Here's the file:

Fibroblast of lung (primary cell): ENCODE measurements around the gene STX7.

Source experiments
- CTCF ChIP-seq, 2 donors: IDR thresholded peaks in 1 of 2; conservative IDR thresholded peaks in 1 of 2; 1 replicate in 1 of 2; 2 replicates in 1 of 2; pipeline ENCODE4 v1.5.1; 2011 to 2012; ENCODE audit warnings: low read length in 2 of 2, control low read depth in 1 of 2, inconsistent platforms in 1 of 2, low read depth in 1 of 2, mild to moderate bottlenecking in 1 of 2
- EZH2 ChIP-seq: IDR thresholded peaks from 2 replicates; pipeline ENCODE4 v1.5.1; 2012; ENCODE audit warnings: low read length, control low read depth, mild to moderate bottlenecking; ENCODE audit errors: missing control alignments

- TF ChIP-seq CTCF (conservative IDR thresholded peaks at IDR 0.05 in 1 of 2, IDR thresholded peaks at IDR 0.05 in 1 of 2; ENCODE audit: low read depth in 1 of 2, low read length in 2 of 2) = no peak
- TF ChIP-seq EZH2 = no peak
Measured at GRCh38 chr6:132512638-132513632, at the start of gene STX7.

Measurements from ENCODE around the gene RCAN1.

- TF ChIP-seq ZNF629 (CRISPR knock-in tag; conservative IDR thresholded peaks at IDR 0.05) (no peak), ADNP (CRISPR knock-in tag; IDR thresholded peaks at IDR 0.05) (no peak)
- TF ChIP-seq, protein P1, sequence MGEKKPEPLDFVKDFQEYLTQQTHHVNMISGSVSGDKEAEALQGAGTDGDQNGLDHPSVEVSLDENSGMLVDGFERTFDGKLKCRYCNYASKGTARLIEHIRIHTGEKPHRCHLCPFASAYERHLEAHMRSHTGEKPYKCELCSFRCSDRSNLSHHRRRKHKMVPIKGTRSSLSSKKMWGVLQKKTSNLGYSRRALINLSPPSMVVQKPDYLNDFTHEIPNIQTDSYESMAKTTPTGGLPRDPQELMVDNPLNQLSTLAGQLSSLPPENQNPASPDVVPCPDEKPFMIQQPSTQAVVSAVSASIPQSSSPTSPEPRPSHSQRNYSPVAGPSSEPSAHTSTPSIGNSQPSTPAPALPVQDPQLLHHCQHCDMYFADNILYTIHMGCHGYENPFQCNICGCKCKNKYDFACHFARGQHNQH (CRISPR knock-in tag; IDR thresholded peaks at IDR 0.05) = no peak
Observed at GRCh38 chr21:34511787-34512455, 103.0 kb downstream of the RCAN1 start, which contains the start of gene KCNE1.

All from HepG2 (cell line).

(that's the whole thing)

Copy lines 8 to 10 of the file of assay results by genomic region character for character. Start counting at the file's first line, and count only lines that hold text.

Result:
Measurements from ENCODE around the gene RCAN1.

- TF ChIP-seq ZNF629 (CRISPR knock-in tag; conservative IDR thresholded peaks at IDR 0.05) (no peak), ADNP (CRISPR knock-in tag; IDR thresholded peaks at IDR 0.05) (no peak)
- TF ChIP-seq, protein P1, sequence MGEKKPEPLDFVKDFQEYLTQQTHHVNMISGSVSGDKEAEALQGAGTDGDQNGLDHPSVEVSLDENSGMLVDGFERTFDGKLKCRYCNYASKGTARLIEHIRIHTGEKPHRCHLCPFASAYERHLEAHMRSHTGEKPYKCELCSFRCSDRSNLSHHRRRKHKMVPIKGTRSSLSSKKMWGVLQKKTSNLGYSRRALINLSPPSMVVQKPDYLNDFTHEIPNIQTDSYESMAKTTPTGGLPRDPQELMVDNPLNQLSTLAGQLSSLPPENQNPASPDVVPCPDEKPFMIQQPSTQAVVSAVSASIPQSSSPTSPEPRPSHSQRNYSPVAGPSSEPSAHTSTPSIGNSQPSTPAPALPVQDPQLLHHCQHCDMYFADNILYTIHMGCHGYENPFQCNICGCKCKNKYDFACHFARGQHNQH (CRISPR knock-in tag; IDR thresholded peaks at IDR 0.05) = no peak